Manerba del Garda


The name is said to originate from a temple dedicated to the goddess Minerva. Only a plaque in her honour remains of the original building, which was probably located on the same site as the fortress. Evidence from numerous findings demonstrates that these areas were inhabited as early as the prehistoric era, and were also home to Roman settlements. Charlemagne issued a diploma in which he gave the monks of San Zeno in Verona rights to the areas dominated by the fortress built on the promontory; only thanks to this document, was it possible to trace the existence of that Fortress. Frederick I Barbarossa, who granted the Bishop of Verona rights to the land, also spent time in Manerba del Garda.
In 1426, Manerba entered the Venetian Republic, as part of the Valtenesi territory. With the arrival of the plague in 1630, the population was decimated, dropping from 1,550 people to a mere 703 by the end of the contagion. Nor was Manerba able to escape the terrible raids of the French troops during the War of the Spanish Succession.
Among the famous names of Manerba, there is the parish priest Alessandro Gualtieri who was greatly appreciated by the Austrian dominion for his efforts in opening a free grammar school, and who took care of agricultural issues with several noteworthy treaties. During Italian Unification, Manerba del Garda was witness to Giuseppe Garibaldi while he lurked in the fortress in order to study the movements of the Austrian troops.


Built around the year 1050, in Pieve Vecchia, this church stands on the ruins of a much older church. The Parish Church of Santa Maria in Valtenesi is the oldest Romanesque monument in the area. It features three naves divided by majestic arches resting on rectangular pillars. Only a few fragments of the original frescoes can still be admired while those of some Romagnol artists are found in the presbytery: a magnificent representation of the Annunciation appears on the triumphal arch and Christ between two angels is depicted on the vault. Worth every mention of honour is the 16th-century altarpiece of the high altar created by Gian Andrea Bertanza of Padenghe which depicts the Virgin and the Saints Rocco and Sebastian, Siro and Savino. Unfortunately this majestic work was victim to theft, destroying some of its parts. The recovered pieces were collected in some paintings.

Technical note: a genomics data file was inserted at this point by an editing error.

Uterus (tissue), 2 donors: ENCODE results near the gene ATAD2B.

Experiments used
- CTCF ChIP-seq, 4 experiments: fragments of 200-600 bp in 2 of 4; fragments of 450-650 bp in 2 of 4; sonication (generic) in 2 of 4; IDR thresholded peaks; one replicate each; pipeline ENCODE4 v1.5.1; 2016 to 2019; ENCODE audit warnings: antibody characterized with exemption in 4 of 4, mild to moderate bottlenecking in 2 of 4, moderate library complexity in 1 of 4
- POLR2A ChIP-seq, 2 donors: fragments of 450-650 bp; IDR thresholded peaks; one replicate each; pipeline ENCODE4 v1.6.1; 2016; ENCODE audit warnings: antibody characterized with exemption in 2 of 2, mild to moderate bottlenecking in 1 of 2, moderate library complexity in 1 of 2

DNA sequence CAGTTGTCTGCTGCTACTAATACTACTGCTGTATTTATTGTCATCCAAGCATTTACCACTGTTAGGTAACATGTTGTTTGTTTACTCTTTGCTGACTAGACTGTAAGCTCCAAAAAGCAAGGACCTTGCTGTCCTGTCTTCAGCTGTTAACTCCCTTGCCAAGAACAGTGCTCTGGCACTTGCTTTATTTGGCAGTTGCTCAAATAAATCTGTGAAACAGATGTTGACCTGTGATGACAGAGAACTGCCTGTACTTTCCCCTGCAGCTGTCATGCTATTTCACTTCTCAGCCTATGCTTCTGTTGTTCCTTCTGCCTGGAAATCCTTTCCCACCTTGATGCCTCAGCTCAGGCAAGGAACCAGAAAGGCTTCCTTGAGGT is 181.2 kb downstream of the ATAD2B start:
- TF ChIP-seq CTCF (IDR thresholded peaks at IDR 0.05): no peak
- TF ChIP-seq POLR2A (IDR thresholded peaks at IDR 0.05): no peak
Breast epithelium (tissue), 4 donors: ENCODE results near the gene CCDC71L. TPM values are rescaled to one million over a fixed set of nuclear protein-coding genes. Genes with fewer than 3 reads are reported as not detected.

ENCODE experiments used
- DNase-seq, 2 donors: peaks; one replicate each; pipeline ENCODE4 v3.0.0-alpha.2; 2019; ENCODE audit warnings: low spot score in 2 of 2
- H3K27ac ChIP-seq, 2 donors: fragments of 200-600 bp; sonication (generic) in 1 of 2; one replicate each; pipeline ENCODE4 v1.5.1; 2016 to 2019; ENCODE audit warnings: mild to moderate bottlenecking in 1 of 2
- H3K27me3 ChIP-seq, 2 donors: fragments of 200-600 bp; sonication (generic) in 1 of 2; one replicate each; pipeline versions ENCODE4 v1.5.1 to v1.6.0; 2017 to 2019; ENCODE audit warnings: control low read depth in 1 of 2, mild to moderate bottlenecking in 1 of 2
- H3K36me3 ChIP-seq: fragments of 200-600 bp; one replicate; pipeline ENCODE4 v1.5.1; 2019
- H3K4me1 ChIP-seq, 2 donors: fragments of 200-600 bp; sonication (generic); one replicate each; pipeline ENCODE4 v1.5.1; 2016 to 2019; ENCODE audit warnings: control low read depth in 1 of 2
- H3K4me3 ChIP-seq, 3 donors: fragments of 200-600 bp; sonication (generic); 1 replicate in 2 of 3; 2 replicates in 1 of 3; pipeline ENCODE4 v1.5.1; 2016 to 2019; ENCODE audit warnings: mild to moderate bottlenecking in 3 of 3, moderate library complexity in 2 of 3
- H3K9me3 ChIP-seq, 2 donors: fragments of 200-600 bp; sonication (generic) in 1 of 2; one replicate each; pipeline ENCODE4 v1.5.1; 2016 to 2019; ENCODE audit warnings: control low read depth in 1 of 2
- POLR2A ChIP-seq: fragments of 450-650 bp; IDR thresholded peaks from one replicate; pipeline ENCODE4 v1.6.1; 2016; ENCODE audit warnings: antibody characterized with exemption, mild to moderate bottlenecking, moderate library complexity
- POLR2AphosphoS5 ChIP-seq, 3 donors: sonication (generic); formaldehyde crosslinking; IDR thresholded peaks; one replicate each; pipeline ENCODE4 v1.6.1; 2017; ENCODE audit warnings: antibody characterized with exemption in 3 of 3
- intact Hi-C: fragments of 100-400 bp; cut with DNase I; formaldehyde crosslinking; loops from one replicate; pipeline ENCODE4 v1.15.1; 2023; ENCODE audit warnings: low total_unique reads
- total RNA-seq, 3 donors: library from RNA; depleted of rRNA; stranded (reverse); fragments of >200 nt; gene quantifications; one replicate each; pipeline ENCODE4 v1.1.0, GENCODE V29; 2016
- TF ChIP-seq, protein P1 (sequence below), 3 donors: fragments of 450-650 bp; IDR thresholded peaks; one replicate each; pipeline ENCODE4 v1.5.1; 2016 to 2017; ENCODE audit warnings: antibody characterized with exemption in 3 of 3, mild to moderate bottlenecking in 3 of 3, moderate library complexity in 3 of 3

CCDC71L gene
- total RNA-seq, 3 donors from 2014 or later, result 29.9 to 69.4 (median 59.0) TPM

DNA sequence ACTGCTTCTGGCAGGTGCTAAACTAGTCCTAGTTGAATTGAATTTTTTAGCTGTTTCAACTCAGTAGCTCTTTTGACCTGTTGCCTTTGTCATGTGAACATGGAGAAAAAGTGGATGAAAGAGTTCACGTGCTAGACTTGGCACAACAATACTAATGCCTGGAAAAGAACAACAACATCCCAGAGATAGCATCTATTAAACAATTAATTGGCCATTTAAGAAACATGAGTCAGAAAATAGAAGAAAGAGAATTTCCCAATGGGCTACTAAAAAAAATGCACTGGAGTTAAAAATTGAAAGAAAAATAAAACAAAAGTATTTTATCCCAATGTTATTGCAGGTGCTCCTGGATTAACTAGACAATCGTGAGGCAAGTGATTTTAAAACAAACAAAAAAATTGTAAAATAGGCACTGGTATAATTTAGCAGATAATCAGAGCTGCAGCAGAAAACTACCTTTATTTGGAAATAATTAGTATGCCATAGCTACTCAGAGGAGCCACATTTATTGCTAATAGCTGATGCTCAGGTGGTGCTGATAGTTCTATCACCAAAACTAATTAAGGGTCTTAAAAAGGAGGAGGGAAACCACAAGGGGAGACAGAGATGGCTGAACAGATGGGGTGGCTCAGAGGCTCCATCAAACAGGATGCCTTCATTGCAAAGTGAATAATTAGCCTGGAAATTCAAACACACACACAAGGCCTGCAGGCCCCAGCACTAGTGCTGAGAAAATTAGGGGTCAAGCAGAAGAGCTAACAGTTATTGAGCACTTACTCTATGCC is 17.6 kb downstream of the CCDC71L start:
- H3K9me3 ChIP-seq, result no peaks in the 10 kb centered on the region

In 1722 it was transferred from Pieve to Solarolo. The design belongs to the Architect Antonio Spazzi and construction began in 1746. Inside, in addition to the valuable frescoes on the vault and the quaint choir built entirely out of wood, you can also admire the paintings of Andrea Celesti: “Sant’Angela Merici” and “Assunta”.


It is situated in Solarolo near the Town Hall. Belonging to the Knights of Jerusalem, it was rebuilt in the 18th century with the artistic features of the late Baroque. Inside, you can admire the stucco decorations.


Located in Balbiana and dating back to the 16th century. Composed of one nave with a remarkable round apse, it houses frescoes, true masterpieces of the 15th century, depicting the Virgin Mary and several Saints.


The Archaeological Park of the Rocca-Sasso is an area of about 900,000 sqm, including the area of the Fortress and the underlying coastline between the towns of Dusano and Pisenze. The valorisation of the whole area, thanks to archaeological research and the restoration of the medieval buildings of the Rocca, included the implementation a remarkable archaeological and scenic tourist trail. From the Castle you can see the Lake and the whole surrounding territory intended predominantly as a natural reserve.